The Utah House approved a bill Thursday that would require the Legislature and governor to sign off before state agencies follow mandates under any federally enacted health care reforms.
HB67 sponsored by Rep. Carl Wimmer (R-Herriman) passed 53-20 on a largely party-line vote, changing what was originally a message bill into a barrier that state lawyers warn may be unconstitutional for usurping federal power and threatening the state's own separation of powers.
Wimmer's measure, which now goes to the state Senate, threatens to worsen Utah's healthcare crisis, by allowing the federal government to withhold medicaid funding. Further endangering Utah families' ability to afford healthcare coverage.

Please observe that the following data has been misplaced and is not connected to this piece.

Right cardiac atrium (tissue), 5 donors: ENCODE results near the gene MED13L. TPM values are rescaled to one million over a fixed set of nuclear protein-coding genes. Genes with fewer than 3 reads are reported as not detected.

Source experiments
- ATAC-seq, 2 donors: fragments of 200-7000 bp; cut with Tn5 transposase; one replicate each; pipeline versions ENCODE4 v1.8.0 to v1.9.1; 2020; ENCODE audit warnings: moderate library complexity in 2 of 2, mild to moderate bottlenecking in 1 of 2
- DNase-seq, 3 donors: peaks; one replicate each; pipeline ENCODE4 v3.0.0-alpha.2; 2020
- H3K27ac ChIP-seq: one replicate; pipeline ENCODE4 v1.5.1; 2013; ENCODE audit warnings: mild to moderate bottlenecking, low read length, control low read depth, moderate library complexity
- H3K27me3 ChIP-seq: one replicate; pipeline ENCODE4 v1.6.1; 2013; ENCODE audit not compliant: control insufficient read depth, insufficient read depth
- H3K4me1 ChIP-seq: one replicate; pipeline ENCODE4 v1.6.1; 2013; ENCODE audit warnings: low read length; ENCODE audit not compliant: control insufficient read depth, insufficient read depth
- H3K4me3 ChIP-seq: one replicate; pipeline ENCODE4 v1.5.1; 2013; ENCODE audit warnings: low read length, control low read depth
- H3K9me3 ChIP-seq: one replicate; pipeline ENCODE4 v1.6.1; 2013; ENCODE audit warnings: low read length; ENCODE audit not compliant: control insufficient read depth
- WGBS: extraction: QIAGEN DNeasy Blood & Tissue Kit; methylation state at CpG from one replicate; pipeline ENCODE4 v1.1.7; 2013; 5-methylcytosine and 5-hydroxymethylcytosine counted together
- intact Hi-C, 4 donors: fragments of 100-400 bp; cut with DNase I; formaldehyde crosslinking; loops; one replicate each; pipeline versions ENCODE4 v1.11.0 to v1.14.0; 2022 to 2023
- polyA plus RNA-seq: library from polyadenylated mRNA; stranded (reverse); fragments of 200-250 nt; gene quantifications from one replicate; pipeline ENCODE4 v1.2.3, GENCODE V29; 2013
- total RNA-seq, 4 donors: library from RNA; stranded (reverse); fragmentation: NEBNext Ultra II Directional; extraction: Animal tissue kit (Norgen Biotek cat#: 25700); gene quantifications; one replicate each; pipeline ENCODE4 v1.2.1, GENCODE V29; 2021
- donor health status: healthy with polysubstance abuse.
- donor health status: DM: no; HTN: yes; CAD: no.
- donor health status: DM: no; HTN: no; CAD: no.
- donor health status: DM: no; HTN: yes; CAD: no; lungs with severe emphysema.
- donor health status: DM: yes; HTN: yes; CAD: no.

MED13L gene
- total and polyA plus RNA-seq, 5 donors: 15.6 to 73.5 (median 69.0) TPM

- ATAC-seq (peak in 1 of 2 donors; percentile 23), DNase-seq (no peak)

"Without some help from Medicaid, you could cripple families -- and that's a scary thought," said an emotional Jennifer Fillmore. Though most of her family is insured through her husband's work, her 13-year-old son's autism is considered a preexisting condition that won't be covered. The Fillmores rely on Medicaid to pay for his multitude of therapies, which can cost $1,000 a month.
The vote followed a press conference by the Utah Health Policy Project urging representatives to consider a substitute bill introduced by Rep. Carol Spackman-Moss, D-Holladay. Her replacement would allow the state to block federal health care reform as long as it had also considered whether federal measures best served individuals and whether there would be consequences such as losing Medicaid funding.
Remember these words come election time: "Utah House OKs Roadblocks for Reform"!